[Eva Figes] dwells on the plight of a woman, but Days bids over-ambitiously to embrace the plight of all women, and its sympathies become rapidly too diffuse. A woman lies in a hospital bed, with memories of her own life, and thoughts about the men and women in it, sludging about in her mind. Her dribble—it's certainly less than a stream—of consciousness is least muddied when she focusses on the worthy females labouring about her…. [The] intrusive polemical moments are just condonable, I suppose, but a curiosity the novel fails to overcome is the merging of the first woman's thoughts with her daughter's. No warning is given of the switches back and forth and, confounding the confusion, the patterns of the two lives are identical…. We're intended to perceive an inextricable knitting of all womankind into a net of like dilemmas: instead, we're perplexed as to exactly what happens to any one woman…. But the strongest impression Days leaves is of unflagging rancour for the men who always win the prizes and the goodies, and who can't even spot what's wrong with the women. 'I hate men,' one of the women thinks. 'It was like a thought coming out of one's own head,' the other concurs.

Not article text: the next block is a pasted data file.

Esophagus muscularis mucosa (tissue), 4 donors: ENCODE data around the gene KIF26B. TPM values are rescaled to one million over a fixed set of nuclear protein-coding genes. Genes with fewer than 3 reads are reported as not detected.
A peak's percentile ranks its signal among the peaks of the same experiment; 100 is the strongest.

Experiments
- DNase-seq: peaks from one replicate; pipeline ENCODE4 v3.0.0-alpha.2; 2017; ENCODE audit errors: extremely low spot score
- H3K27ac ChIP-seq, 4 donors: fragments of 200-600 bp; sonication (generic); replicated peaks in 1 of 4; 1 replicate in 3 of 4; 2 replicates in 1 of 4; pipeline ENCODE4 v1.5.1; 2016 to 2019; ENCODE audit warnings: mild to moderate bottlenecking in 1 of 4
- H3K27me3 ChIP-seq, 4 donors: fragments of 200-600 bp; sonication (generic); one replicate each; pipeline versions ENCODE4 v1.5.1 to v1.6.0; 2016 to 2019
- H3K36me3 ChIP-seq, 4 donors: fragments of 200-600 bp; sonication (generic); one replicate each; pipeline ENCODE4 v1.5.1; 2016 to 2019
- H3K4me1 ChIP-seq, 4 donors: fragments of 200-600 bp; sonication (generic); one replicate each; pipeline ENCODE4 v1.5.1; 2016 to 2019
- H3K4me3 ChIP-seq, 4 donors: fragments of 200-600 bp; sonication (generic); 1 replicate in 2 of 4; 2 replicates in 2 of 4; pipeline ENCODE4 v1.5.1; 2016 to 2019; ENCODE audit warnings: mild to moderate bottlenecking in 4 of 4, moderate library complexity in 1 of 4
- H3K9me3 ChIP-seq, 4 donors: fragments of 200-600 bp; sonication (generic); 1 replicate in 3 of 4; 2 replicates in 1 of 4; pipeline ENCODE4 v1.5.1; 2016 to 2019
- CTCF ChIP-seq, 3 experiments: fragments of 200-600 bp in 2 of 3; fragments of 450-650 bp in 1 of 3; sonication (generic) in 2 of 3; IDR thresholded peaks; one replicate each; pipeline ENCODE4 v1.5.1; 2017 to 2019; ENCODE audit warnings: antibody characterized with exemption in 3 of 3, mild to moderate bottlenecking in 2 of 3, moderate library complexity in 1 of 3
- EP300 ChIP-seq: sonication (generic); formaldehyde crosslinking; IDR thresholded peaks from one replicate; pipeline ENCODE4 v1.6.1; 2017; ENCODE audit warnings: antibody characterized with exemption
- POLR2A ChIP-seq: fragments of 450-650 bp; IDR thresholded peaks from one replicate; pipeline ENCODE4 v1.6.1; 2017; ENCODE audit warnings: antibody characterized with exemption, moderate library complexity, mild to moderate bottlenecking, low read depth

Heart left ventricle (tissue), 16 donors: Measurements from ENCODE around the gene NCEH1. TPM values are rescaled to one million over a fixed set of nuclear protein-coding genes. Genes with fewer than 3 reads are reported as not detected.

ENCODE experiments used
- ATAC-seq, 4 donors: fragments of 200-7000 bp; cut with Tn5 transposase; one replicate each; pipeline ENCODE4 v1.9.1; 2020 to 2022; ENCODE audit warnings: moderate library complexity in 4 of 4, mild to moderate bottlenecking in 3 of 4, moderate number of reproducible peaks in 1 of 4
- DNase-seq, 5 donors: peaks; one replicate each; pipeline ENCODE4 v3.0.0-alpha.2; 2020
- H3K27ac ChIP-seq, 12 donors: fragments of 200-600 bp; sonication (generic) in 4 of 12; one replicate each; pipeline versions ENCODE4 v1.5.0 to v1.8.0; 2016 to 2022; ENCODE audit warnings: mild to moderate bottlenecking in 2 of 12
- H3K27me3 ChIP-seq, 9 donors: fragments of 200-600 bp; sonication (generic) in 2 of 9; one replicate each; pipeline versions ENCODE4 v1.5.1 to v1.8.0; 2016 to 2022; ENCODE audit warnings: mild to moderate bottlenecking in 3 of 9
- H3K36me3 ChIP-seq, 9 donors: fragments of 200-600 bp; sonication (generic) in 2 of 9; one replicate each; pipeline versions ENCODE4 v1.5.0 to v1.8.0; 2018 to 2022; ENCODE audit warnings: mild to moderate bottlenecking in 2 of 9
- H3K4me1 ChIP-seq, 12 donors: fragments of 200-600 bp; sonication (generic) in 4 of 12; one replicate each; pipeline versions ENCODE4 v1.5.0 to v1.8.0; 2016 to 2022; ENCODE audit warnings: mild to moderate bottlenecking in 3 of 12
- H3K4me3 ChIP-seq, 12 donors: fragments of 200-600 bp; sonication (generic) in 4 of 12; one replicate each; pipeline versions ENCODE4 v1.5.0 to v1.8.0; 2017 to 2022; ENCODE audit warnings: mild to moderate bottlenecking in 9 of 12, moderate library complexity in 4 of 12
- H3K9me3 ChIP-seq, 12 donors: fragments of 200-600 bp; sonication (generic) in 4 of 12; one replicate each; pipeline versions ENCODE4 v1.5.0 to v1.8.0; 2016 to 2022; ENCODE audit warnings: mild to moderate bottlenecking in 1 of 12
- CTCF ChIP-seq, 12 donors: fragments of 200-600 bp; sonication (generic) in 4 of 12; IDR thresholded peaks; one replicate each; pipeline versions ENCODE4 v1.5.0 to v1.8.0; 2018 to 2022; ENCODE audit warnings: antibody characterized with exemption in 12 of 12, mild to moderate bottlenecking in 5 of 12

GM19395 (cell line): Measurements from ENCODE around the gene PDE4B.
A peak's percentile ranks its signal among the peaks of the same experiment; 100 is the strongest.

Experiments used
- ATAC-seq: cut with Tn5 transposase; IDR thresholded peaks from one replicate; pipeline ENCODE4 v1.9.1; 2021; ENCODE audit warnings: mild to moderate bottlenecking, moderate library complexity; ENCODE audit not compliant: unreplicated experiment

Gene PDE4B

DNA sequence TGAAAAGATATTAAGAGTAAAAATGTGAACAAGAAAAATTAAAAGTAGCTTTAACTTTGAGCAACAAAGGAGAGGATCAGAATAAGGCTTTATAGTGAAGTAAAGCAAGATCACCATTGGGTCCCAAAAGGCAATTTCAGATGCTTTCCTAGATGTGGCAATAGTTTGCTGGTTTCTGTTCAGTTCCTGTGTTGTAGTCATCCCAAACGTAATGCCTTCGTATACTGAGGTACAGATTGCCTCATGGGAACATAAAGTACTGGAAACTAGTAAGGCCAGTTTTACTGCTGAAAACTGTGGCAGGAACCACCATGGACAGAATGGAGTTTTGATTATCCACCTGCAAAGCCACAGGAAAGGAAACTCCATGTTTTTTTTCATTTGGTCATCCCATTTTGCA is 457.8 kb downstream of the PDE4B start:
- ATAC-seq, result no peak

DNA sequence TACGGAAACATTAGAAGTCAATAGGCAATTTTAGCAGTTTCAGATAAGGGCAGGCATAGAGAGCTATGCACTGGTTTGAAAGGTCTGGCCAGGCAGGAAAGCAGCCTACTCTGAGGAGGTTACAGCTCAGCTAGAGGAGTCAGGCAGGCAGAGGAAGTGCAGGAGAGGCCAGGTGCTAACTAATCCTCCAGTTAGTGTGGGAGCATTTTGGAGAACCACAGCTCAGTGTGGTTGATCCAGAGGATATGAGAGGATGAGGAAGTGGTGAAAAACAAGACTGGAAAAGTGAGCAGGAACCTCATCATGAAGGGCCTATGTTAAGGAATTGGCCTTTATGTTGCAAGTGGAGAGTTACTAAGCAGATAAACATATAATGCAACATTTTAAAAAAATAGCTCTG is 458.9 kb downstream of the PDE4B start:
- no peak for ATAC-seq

Valentine Cunningham, "Woodman's Widow," in The Listener, Vol. 91, No. 2339, January 24, 1974, p. 120.∗